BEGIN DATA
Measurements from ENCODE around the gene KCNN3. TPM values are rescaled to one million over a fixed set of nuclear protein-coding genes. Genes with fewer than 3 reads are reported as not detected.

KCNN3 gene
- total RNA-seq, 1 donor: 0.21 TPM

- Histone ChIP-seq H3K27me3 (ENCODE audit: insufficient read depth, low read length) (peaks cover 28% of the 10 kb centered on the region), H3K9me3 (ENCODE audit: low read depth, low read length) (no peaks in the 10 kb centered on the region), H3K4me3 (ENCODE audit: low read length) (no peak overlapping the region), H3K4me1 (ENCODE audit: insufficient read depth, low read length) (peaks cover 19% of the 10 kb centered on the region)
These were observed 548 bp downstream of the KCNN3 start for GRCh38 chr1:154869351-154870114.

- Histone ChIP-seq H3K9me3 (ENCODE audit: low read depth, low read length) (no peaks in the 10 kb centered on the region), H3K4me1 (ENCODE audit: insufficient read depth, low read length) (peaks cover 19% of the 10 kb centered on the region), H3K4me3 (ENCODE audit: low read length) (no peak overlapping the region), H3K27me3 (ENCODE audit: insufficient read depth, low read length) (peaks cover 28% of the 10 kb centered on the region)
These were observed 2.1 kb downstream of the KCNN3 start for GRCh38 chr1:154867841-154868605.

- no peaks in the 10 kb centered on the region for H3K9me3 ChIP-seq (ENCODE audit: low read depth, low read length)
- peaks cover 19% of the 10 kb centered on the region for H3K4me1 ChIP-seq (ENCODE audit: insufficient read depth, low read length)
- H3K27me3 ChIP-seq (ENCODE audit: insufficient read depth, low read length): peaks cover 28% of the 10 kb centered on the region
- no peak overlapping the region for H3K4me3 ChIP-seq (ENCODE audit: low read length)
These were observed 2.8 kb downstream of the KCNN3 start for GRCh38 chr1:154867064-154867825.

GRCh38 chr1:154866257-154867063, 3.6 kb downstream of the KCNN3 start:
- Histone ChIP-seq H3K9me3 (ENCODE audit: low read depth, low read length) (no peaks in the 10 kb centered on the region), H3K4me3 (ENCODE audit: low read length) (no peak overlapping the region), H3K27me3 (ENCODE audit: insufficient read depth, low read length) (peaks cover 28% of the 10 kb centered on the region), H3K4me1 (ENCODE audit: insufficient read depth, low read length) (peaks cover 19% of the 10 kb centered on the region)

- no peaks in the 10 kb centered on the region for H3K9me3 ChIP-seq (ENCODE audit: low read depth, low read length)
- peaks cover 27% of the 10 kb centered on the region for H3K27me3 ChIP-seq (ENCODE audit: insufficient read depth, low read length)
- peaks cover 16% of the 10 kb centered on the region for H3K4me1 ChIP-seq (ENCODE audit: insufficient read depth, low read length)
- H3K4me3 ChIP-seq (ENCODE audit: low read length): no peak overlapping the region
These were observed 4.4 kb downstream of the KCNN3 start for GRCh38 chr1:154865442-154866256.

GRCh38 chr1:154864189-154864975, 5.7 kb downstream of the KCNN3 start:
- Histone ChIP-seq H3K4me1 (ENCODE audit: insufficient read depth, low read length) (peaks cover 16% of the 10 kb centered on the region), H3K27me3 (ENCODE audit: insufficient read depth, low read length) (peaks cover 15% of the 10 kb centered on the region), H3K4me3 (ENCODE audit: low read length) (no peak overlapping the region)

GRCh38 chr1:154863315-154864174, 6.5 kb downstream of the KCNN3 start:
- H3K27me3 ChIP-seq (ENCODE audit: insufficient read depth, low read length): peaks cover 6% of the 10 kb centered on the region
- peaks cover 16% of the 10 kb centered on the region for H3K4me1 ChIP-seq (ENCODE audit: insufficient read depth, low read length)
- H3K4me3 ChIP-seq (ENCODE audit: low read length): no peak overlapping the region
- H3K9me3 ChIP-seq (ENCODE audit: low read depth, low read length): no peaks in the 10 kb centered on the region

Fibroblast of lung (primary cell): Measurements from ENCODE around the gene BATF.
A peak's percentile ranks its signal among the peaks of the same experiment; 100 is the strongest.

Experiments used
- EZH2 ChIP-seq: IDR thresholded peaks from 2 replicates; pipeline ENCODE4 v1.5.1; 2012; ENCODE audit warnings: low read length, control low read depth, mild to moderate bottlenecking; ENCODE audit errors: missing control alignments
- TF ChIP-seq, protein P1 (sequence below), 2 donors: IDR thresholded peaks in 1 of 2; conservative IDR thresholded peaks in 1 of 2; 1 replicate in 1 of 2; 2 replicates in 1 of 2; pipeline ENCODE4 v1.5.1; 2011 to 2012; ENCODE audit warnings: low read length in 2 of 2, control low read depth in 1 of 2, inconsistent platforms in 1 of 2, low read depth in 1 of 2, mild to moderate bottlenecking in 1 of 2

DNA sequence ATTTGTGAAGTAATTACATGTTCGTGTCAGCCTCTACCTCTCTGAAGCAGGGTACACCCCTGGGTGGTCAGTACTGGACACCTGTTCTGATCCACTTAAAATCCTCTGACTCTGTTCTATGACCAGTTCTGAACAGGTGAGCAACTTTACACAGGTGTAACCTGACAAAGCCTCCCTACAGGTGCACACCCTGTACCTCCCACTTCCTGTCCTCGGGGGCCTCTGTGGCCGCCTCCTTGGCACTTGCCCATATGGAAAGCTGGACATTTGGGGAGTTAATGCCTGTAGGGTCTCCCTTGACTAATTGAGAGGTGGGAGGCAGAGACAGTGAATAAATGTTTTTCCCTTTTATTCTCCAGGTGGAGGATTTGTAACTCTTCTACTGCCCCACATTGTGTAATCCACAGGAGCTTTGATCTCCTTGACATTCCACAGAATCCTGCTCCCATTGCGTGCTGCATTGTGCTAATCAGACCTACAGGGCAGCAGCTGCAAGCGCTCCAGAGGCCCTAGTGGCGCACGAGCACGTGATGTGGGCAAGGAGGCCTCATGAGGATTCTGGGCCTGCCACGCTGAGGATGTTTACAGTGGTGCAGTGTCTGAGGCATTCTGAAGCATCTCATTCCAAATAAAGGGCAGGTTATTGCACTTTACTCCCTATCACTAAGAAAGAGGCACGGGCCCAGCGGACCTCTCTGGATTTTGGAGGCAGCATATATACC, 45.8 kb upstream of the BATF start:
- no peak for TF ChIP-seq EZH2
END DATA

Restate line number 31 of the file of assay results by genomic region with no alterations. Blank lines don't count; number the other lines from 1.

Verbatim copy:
- TF ChIP-seq, protein P1 (sequence below), 2 donors: IDR thresholded peaks in 1 of 2; conservative IDR thresholded peaks in 1 of 2; 1 replicate in 1 of 2; 2 replicates in 1 of 2; pipeline ENCODE4 v1.5.1; 2011 to 2012; ENCODE audit warnings: low read length in 2 of 2, control low read depth in 1 of 2, inconsistent platforms in 1 of 2, low read depth in 1 of 2, mild to moderate bottlenecking in 1 of 2